Regional subsurface studies indicate that the Upper Cretaceous Kione (deltaic), Starkey (deltaic), Winters (slope), Tracy (slope), and Lathrop (slope) formations accumulated as part of high-constructive delta and slope systems which prograded westward from the Sierra Nevada into the Sacramento basin to contribute part of the terrigenous clastic sediments that filled the Sacramento Valley of California.

Principal facies include those typical of the fluvial-deltaic systems—meander-belt, delta-plain, distributary- and interdistributary-channel, delta-front, prodelta-mud, and turbidite—associated with the distal delta front. Facies in the slope system include sandstone channel fill, and proximal and distal turbidite facies which are part of well-developed, deep-sea fans.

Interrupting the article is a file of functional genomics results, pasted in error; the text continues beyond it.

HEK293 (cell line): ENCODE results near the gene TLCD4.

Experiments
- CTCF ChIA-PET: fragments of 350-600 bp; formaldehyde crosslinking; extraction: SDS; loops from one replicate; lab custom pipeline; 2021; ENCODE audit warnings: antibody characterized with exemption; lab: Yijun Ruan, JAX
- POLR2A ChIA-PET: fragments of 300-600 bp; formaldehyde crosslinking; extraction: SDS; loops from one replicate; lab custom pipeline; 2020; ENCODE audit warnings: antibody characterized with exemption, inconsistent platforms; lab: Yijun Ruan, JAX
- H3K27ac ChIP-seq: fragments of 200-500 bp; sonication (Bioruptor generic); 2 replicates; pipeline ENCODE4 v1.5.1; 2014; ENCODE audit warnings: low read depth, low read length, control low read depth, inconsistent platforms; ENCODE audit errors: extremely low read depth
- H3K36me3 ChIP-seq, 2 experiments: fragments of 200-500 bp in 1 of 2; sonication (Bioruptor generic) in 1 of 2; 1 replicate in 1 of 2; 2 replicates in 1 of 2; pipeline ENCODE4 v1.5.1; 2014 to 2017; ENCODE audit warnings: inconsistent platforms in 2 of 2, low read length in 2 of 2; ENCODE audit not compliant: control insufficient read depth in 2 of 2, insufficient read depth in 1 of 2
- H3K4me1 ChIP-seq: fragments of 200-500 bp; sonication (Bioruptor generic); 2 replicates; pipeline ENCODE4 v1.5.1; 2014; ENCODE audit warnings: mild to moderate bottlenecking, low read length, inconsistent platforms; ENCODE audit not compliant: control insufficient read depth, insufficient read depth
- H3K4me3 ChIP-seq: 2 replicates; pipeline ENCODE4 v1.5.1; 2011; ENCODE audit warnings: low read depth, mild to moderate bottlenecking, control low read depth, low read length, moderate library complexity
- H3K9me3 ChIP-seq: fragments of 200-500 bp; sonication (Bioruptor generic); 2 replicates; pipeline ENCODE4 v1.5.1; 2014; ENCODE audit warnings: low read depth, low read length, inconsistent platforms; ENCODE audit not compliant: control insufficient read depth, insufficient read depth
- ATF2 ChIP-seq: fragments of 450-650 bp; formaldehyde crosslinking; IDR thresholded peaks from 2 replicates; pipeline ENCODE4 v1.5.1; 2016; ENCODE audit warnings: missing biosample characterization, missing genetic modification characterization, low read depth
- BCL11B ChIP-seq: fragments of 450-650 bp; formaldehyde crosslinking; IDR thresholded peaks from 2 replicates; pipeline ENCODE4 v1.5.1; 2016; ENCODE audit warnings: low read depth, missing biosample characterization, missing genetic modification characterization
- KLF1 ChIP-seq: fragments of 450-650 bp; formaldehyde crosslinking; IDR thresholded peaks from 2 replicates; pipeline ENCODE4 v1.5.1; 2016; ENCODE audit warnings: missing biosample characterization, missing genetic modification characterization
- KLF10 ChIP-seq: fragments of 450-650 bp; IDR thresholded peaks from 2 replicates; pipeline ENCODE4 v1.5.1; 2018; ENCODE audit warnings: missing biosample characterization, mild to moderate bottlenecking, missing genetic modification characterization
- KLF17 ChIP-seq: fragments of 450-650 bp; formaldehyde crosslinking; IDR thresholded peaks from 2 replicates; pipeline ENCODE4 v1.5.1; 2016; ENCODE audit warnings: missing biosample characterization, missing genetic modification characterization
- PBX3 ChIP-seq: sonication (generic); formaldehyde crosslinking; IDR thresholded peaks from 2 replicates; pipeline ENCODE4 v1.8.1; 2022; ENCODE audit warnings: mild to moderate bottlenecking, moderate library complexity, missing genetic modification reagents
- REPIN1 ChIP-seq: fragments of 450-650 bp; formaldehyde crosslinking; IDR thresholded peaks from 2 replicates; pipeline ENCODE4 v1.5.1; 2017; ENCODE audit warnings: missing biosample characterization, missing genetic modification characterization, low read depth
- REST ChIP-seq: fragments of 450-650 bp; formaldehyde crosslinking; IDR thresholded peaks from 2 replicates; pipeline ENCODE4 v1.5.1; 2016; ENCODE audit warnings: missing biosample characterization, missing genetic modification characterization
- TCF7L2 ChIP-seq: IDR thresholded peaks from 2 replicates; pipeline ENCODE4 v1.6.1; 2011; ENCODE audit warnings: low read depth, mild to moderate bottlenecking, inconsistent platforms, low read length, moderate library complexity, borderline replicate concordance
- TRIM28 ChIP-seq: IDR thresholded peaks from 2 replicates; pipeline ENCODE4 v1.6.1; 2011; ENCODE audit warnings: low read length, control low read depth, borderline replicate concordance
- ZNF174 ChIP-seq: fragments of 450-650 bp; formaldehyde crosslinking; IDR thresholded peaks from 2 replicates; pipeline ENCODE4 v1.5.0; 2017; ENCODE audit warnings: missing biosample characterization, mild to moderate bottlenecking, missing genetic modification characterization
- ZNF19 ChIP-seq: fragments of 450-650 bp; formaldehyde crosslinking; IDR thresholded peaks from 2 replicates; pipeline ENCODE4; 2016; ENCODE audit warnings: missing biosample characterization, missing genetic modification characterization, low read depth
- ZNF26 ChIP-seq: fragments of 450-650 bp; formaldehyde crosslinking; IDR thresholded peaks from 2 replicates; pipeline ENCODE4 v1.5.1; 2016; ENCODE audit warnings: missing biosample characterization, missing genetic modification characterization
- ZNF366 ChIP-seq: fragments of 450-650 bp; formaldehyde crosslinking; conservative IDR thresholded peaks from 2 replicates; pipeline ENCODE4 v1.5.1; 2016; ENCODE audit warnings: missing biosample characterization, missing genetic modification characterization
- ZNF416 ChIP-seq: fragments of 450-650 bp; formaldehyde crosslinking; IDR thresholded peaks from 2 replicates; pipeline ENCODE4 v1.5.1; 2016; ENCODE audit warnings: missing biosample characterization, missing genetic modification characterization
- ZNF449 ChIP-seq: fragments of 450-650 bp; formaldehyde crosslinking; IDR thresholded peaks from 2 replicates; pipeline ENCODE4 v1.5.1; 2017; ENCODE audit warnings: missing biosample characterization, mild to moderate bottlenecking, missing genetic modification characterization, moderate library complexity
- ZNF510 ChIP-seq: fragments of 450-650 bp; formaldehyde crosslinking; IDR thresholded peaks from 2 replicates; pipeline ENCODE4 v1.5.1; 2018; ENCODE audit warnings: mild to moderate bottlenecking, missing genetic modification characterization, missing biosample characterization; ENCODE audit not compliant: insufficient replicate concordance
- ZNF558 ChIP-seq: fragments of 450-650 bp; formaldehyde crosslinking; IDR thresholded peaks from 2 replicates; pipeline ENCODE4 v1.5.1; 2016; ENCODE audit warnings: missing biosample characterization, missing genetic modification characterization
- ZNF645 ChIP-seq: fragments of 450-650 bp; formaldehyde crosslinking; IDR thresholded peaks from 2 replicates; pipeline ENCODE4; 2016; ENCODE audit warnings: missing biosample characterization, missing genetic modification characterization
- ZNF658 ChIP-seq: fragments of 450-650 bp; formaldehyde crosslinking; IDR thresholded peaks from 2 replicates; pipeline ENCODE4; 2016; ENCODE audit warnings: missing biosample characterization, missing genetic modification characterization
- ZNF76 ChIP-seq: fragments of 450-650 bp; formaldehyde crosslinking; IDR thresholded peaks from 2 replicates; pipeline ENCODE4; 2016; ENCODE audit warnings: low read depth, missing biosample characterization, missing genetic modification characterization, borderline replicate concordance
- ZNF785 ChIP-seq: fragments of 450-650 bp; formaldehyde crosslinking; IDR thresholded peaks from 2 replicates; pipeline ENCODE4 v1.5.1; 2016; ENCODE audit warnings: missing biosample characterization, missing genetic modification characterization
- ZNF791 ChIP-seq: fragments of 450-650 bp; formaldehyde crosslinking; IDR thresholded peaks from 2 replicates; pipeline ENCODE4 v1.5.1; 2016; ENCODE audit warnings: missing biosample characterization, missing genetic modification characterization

Gas accumulations are related to (1) structures affecting distributary channel-fill reservoirs of the relict delta plain, (2) structures affecting turbidite reservoirs deposited perpendicular to the paleoslope seaward of distal delta-front facies, and (3) submarine-fan reservoirs concentrated in elongate trends of submarine channel-fill sandstone in proximal-fan facies.

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